The logistics sector in the Northern Powerhouse region has the potential to create 174,000 additional jobs by 2050 “if key barriers are addressed” according to research by logistics developer Tritax Symmetry and planning and development consultancy Turley.
The research looked at numerous reports including the Northern Powerhouse Independent Economic Review which identified the potential growth of the logistics sector under a “transformational growth” scenario.
Under this scenario, the sector is identified as having the potential to achieve growth of 174,000 jobs and £29.6 billion Gross Value Added (GVA) between 2015 and 2050.
“Split evenly by year, this equates to an average of 4,970 jobs and £845 million GVA growth per annum, resulting in an estimated annual salary increase of £5.3bn and a total additional 29,190 professional positions,” said Tritax Symmetry.
Areas identified as needing “substantial improvement” to achieve the region’s growth potential include: supply of sites and premises, infrastructure investment and development, closing the North’s skills gap and delivering planning policy reform.
The report said Gross Value Added (GVA) of the logistics sector in the North of England is currently £15.3 billion a year and is estimated to rise to £20.9 billion a year by 2039.
The Northern Powerhouse region is already home to 25% of the UK’s logistics businesses employing more than 263,000 people.
With 12,350 warehouse properties (31% of all properties in England) totalling 538m sq ft (32% of all in England) it has seen an 80% business growth in the five years to 2019.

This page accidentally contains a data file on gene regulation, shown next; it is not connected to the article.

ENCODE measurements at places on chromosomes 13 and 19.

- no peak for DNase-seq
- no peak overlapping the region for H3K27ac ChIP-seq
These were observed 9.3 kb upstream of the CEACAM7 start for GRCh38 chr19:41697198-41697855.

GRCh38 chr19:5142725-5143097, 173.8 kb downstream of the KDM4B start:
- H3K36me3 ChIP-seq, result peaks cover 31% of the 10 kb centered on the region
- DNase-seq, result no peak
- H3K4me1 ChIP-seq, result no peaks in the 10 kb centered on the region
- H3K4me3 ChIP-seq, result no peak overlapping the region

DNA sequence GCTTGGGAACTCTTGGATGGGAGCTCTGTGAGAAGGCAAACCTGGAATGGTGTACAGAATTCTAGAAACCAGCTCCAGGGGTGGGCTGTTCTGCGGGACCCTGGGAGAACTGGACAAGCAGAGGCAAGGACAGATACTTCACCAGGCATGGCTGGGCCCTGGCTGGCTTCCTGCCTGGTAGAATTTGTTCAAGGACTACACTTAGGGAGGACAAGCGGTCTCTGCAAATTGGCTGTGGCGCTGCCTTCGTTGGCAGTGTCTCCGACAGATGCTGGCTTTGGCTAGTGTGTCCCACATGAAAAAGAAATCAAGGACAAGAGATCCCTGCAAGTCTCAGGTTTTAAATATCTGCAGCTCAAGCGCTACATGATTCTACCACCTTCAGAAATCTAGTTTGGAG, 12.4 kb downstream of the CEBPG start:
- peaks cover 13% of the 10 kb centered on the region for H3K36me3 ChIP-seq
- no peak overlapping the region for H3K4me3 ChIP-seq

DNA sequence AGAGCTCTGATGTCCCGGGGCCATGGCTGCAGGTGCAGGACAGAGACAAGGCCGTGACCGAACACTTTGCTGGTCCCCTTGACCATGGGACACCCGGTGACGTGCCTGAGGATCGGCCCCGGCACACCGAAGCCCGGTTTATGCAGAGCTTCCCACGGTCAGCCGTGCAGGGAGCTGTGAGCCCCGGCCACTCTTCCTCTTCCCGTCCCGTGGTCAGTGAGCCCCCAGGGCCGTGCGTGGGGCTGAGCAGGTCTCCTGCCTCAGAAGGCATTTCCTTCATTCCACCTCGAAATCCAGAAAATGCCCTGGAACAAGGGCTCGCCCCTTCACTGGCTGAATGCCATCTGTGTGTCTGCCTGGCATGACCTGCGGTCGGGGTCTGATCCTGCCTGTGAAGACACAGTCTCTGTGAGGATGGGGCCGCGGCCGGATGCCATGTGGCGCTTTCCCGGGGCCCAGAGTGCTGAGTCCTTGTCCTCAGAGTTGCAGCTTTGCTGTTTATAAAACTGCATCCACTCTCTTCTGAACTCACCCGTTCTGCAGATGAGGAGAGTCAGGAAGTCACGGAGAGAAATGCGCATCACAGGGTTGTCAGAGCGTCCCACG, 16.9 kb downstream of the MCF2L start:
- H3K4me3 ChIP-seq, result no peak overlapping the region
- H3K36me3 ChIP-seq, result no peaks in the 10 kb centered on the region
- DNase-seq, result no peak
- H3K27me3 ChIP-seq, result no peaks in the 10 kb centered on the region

“The ‘transformational’ scenario would require in the region of 130 million sq ft of floorspace across 3,000 ha of land,” said Tritax Symmetry.
“Based on existing ratios of warehouse floorspace to homes, the three regions of the Northern Powerhouse are currently under-delivering logistics floorspace in comparison to housing growth.”
Matt Claxton, planning director at Tritax Symmetry, said: “The potential for transformational growth is only achievable if the logistics sector is able to operate effectively and grow so we need to address these issues as a matter of priority.
“If these are resolved we have the potential to increase productivity and employment in the North, closing the prosperity gap between it and the rest of England.
“Logistics is an economic enabling sector, and if this growth is stymied or not supported, then the growth potential of other sectors will likewise be curtailed.”
Turley director, planning, David Diggle said: “Over the three years to 2018, 15,000 logistics jobs were created in the Northern Powerhouse which is already in line with the ‘transformational scenario’ outlined so it would certainly seem that the Northern Powerhouse is capable of achieving this potential but we need to tackle these areas to ensure we maximise the opportunity for growth.”
Amy Gilham, director, economics at Turley said: “Based on our findings, we have made six key recommendations which will support growth in the logistics sector.
“The recommendations which include a holistic consideration of logistics space within urban centre development, the quick adoption of strategic spatial plans and ensuring appropriate and adequate allocation of sites for B8 uses, will enable transformational growth of the Northern Powerhouse. “